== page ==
Janowicz claims to have Pete Sampras' style and Marat Safin's attitude. He is Poland's very own rising star at 6ft 8in and is also climbing up the rankings like a steam train. He has gone from 161 in the world to No 21 in a little over two years. His parents were both professional volleyball players, so it was a no-brainer that he was going to follow in their footsteps and become a professional sportsperson. He picked up a racket at the age of five and hasn't looked back. After making his Grand Slam debut as a qualifier at Wimbledon, Janowicz rose to prominence at the 2012 Paris Masters by reaching the final in his maiden Masters 1000 event. Although he lost in straight sets to Spain's David Ferrer, he has been trying to become the first Pole to win a title since Wojtek Fibak in 1982. 2013 was quite a year for the 23-year-old after reaching his first grand slam semi-final at Wimbledon. Despite losing to eventual champion Andy Murray in four sets, he did rise to a career-high World No 17. The big-hitting beanpole plays with passion and flair and never holds back with a dangerous cross-court forehand and flat serves which hit top speeds of up to 135mph. A foot injury recently forced Janowicz to the sidelines and out of the Hopman Cup, but he hopes to be fit in time for the start of the Australian Open. His achievements have been quite remarkable considering he has gone from playing a tournament in Barnstaple to SW19 in the space of 18 months.
Benoit Paire (Sky Bet odds: 500/1)
The up-and-coming Frenchman has been tipped as a future world beater by sports daily L'Equipe and there is no reason why this 24-year-old from Avignon can't go on and fulfil that promise. He's currently ranked 26 in the world, but was one of most improved players a couple of years ago. He plays with his own special brand of creativity, power and panache on the tennis court, capturing the imagination of the public. He reached his second career final in Montpellier in 2013, but lost out to his compatriot Richard Gasquet. He also reached the semi-finals in his first tournament of the year in Chennai as well as making his first career Masters semi after a breakthrough performance in Rome. Paire defeated Juan Martin del Potro to record his first win over a top-ten player at the Internazionali BNL d'Italia in April. After Kei Nishikori beat him at Roland Garros, things went pear-shaped for poor Benoit at Wimbledon when he lost in the third round for the second successive year. In July, a right elbow injury caused Paire to pull out of the event in Hamburg. After plenty of rest and recuperation, he will hope for a major improvement in focus and consistency Down Under.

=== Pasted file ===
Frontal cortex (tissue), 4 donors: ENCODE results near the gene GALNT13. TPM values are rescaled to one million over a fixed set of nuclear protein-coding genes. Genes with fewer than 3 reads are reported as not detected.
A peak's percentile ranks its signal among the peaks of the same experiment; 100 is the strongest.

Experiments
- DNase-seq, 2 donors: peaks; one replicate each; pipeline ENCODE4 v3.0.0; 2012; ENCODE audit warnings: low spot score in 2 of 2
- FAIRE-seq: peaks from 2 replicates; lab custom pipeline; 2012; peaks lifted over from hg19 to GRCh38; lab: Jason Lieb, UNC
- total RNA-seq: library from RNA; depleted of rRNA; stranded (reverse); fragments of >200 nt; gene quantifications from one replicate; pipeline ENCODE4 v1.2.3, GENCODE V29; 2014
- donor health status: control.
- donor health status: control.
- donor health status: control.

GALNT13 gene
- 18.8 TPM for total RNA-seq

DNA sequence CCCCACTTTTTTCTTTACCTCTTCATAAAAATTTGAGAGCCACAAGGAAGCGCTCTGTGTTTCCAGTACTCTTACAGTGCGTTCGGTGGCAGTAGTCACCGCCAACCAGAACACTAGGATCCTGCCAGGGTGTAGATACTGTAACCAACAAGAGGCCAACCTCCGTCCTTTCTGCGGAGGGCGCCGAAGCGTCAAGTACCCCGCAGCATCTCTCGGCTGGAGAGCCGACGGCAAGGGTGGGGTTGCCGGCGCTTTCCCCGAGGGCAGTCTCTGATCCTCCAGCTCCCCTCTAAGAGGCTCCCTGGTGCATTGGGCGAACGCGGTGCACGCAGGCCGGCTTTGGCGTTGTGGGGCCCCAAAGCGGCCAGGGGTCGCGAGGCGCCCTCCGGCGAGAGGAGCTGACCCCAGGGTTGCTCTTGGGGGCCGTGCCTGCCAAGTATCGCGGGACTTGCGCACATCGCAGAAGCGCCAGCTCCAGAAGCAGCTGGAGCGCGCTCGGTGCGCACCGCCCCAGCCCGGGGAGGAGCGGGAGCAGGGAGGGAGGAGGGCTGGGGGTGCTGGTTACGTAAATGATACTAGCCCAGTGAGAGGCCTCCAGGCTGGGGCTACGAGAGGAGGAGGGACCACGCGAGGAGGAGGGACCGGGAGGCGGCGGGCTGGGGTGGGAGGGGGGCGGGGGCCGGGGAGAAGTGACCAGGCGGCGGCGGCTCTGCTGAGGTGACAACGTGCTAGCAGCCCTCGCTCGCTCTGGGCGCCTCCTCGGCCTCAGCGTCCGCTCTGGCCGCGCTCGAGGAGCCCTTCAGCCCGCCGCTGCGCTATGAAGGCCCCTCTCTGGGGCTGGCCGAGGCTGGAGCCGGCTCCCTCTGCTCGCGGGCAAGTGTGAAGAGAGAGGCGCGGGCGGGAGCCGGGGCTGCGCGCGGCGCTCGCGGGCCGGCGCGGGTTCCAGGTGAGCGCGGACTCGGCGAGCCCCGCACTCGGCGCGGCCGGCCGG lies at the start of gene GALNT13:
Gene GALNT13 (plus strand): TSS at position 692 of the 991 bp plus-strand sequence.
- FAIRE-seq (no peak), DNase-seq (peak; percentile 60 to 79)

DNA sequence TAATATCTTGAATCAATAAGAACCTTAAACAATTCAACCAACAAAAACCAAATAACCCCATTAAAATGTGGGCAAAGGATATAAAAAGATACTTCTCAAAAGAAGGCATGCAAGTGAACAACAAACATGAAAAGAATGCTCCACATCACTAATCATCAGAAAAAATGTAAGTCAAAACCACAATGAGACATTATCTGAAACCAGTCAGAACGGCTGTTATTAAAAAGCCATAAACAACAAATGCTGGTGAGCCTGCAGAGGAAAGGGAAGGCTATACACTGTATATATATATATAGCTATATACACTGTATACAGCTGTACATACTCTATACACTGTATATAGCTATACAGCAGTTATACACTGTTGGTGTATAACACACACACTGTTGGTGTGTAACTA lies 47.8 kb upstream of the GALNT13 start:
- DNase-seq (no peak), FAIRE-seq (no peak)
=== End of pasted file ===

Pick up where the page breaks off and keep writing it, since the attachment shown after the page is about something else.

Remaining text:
Bernard Tomic (Sky Bet odds: 125/1)
Tomic was born in Stuttgart, Germany to a Croatian father and a Bosnian mother before the family migrated to Australia when he was three-years-old. He had a talent for the game from a young age and won the Australian Open Junior Boys' Championships at the age of 15. Tomic went from world No 208 at the end of 2010 all the way to No 42 the following year. He reached his first grand slam quarter-final at Wimbledon, but lost out to eventual champion Novak Djokovic. He disappointed in 2012 with a number of early-tournament losses and created more headlines off the court than on it, including run-ins with police in his sports car and claims he was not trying hard enough. He was recalled to Australia's Davis Cup team after captain Pat Rafter disciplined him for a lack of professionalism earlier in 2012. Tomic began last season by bagging his first ATP title at the Apia International in Sydney. However, just as things seemed to be looking up, he went missing from the draw for the Rome Masters after his father, John, was charged with assaulting his hitting partner, Thomas Drouet, and was subsequently banned from attending all tour events by the ATP. Tomic, who is currently ranked 52st in the world, made more headlines recently after being pictured celebrating his 21st birthday in a Gold Coast nightclub. He has since appointed Velimir Zovko as his new co-coach, and is targeting a rise into the top 20 this year.